U.S. Attorney for Oregon Billy Williams appeared on Oregon Public Broadcasting this afternoon to defend his office's decision to prosecute a Native American teenager for allegedly possessing a gram of cannabis.
Last month, WW reported that 19-year-old Devontre Thomas faced a year in prison for allegedly trying to buy a gram of weed at Chemawa Indian School in Salem.
The case sparked global outcry—including denunciations from the Oregon congressional delegation—and Williams' office agreed two weeks ago to drop the charges.
Williams declined to comment to WW after agreeing to drop the charges Aug. 4—but today made a radio appearance to defend the his prosecutors' choices.
Williams said his office never intended to send Thomas to jail—but wanted to enforce the rules against drug use at Chemawa, a federally-run boarding school.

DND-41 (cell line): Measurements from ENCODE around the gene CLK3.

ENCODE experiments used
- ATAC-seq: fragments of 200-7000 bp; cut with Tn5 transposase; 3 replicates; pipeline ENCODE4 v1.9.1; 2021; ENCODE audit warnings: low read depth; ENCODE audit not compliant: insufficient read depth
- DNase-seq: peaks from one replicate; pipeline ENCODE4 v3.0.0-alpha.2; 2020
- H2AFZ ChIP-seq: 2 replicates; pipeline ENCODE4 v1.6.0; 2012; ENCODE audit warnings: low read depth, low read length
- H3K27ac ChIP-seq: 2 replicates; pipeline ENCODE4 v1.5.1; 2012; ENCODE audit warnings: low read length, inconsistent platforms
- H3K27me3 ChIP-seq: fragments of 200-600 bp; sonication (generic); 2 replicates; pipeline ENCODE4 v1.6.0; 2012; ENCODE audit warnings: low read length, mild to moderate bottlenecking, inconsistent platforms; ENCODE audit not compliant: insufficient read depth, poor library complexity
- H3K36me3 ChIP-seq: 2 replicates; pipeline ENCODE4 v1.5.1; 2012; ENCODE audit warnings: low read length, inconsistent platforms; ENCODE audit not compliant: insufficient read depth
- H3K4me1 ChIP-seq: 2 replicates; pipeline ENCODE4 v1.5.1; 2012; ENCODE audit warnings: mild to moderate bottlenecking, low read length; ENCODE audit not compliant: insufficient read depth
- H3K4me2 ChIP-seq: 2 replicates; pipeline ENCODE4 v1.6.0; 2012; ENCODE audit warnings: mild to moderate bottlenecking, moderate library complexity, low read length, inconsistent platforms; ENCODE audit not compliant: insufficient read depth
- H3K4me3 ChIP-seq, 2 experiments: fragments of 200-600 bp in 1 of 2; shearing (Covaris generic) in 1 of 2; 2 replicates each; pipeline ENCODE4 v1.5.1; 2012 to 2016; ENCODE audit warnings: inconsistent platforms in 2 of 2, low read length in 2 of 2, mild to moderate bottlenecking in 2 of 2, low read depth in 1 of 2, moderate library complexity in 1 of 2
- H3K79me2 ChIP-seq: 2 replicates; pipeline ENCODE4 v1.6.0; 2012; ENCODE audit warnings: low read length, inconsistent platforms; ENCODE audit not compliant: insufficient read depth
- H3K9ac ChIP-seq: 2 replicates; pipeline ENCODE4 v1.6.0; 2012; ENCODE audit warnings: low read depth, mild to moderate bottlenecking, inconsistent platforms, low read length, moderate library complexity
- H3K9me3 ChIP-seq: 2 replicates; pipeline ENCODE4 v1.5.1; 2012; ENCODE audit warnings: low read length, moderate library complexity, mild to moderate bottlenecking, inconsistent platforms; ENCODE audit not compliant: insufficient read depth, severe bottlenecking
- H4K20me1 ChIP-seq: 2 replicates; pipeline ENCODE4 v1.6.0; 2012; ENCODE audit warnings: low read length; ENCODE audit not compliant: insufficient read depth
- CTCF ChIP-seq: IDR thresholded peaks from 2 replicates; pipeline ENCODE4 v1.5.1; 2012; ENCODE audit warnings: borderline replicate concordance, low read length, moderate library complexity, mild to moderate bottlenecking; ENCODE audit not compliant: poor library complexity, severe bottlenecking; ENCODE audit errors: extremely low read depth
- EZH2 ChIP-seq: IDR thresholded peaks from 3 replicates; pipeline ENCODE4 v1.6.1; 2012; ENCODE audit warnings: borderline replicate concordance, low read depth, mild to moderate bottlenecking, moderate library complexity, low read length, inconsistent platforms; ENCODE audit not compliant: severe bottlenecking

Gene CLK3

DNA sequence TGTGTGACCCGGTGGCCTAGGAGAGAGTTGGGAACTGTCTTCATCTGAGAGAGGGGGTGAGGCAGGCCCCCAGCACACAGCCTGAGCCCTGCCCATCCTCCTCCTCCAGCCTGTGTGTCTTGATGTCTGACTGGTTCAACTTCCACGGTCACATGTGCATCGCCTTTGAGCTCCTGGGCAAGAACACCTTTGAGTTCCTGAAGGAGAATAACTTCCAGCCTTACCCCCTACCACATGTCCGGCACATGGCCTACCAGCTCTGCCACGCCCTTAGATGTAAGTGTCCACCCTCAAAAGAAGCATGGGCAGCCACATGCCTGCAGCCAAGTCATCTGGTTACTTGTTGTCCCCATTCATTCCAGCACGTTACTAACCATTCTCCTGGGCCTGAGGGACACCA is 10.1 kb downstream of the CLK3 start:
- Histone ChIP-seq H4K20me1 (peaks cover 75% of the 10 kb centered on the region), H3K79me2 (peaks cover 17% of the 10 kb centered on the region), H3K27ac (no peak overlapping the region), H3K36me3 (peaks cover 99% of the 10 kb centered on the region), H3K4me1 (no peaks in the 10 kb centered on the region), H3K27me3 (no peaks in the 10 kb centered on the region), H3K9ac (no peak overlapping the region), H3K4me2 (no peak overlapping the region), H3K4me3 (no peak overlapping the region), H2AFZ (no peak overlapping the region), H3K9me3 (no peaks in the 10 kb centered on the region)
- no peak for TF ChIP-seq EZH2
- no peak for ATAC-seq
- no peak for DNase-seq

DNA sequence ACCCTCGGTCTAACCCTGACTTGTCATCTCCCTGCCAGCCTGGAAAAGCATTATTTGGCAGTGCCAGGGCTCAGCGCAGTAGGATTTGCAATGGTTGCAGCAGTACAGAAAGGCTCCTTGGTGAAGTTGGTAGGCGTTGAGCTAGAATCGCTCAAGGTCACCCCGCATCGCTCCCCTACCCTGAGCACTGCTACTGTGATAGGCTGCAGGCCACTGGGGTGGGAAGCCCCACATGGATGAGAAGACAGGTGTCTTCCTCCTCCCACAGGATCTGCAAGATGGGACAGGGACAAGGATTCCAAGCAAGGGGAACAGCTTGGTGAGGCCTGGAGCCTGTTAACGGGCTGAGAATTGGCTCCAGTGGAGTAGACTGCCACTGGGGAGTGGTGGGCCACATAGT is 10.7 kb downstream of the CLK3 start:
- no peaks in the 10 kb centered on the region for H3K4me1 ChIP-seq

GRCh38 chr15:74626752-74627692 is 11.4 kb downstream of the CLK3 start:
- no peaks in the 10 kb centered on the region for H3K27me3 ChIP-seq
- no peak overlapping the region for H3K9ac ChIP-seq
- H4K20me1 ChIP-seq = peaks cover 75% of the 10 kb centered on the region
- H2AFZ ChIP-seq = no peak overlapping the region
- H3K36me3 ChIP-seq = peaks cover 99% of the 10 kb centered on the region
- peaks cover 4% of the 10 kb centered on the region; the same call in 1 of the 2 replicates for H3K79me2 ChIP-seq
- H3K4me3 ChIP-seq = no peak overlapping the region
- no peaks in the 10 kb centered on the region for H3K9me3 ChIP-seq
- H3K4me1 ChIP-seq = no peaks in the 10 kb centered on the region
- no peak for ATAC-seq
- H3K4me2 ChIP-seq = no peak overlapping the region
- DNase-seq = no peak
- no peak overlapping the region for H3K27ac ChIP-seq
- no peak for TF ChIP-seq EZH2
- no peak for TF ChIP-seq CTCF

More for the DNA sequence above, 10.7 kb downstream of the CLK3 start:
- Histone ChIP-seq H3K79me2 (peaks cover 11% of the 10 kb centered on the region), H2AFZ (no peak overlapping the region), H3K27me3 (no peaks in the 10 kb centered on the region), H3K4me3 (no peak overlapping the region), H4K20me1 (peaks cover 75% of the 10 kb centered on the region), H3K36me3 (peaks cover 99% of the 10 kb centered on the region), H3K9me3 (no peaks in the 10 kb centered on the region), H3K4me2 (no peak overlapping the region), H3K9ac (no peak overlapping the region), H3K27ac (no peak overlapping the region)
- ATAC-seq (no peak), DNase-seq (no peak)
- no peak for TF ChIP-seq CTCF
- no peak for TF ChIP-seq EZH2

"He's not 18," Williams said. "That's the first starting point. There's a zero-tolerance policy at Chemawa for any drug activity, whether it's personal use or trafficking."
Williams told OPB's Think Out Loud that his office was aware of how unjust the case might appear.
"That's part of the decision-making process that every lawyer in our office goes through," he said. "They're mindful of the power of the federal government. We instill that in our lawyers. We're mindful of the national discussion going on about marijuana. But we're also mindful of our responsibility to this school."
But he defended the decision of his prosecutors to push the case—in what he implied was an effort to scare Thomas straight.
"I have a lawyer who was doing her best at assessing what would be appropriate and how do we put Mr. Thomas in the best position to successfully avoid a prosecution," he told OPB.